Journal of Food, Agriculture and Environment

Vol 10, Issue 1,2012
Online ISSN: 1459-0263
Print ISSN: 1459-0255

Evaluation of ‘Out Salt’ anti-stress material effects on mini-tuber production of potato cultivars under in vivo condition


Davoud Hassanpanah *, Jafar Azimi

Recieved Date: 2011-10-06, Accepted Date: 2012-01-10


This study was conducted to evaluate the anti-stress material effects of ‘Out Salt’ on mini-tuber production of potato cultivars during 2010 and 2011. Seedlings of Agria, Savalan, Marfona and Sprit cultivars were raised by using single node cuttings under optimum light intensity and temperature during two months. Then, produced seedlings were propagated by single node cuttings. Experimental design was factorial based on completely randomized design with three replications with two factors; the first factor included three levels of ‘Out Salt’ anti-stress material (0, 2 and 3‰), and the second one four potato cultivars seedlings (Agria, Savalan, Marfona and Sprit). The seedlings were planted with 10 cm distances between rows and 10 cm between plantlets in planting beds of Mikskaar with punce (1:1 v/v) in greenhouse. The ‘Out Salt’ anti-stress agent was used at germination, tuberization and bulking stages. Analysis of variance showed that ‘Out Salt’ anti-stress treatment, cultivar and their interaction had significant effect on mini-tuber number and weight per square metre, mini-tuber size average and number of mini-tubers  in the  < 3 g,  3-7 g and >7 g size  classes.  Savalan cultivar had the highest mini-tuber number and weight per square metre  and  number of mini-tubers in the  < 3 g and 3-7 g size classes under  ‘Out Salt’ anti-stress treatment of 2‰, and Marfona cultivar had the highest mini-tuber number  in the  >7 g size class under ‘Out Salt’ anti-stress treatment of 3‰. In this research, ‘Out Salt’ anti-stress treatment of 2 and 3‰ in Savalan and Marfona cultivars increased mini-tuber number per square metre by 900 and 850 tubers, respectively.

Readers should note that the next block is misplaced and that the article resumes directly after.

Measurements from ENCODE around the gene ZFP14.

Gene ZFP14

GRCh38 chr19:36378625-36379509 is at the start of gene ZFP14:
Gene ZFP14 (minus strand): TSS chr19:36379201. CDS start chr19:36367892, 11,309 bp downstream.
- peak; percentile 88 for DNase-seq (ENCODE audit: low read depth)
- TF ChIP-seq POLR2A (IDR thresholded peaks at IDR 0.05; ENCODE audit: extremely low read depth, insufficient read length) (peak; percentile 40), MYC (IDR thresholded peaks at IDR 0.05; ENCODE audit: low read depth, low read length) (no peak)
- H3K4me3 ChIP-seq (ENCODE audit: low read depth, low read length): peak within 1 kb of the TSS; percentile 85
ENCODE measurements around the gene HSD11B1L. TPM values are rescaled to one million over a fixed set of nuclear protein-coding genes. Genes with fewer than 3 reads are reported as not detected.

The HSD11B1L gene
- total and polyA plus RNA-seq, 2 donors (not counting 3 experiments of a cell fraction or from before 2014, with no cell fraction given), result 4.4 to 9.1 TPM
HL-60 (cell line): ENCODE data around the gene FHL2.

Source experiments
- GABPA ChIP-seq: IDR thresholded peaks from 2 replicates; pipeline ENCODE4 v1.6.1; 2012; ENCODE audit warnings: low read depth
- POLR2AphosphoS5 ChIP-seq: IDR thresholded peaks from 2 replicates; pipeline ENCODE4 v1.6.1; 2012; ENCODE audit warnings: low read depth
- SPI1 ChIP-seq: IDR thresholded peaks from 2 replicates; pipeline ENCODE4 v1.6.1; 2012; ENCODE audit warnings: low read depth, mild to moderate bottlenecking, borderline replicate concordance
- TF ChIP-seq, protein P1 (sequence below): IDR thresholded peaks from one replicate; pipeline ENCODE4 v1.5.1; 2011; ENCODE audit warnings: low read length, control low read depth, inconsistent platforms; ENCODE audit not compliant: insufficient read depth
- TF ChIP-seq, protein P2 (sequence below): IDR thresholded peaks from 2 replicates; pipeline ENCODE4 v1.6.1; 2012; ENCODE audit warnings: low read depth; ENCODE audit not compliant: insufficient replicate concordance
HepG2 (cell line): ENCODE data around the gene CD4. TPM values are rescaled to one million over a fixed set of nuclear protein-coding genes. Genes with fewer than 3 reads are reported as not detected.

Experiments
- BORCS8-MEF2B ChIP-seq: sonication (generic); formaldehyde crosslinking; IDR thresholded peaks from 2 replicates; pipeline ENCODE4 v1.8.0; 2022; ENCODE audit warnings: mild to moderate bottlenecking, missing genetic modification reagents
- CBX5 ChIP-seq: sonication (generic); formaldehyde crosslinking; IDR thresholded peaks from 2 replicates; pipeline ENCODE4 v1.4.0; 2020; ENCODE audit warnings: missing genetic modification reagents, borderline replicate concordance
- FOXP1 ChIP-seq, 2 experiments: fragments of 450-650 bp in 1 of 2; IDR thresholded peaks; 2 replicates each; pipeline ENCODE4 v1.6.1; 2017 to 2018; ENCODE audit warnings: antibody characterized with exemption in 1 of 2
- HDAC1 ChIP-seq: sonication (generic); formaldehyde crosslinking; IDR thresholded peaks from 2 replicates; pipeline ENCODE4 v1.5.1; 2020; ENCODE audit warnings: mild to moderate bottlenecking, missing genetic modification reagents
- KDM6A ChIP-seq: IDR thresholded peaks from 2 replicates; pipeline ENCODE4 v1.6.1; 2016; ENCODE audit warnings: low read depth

Mini-tuber, potato, anti-stress, ‘Out Salt’

Journal: Journal of Food, Agriculture and Environment
Year: 2012
Volume: 10
Issue: 1
Category: Agriculture
Pages: 256-259

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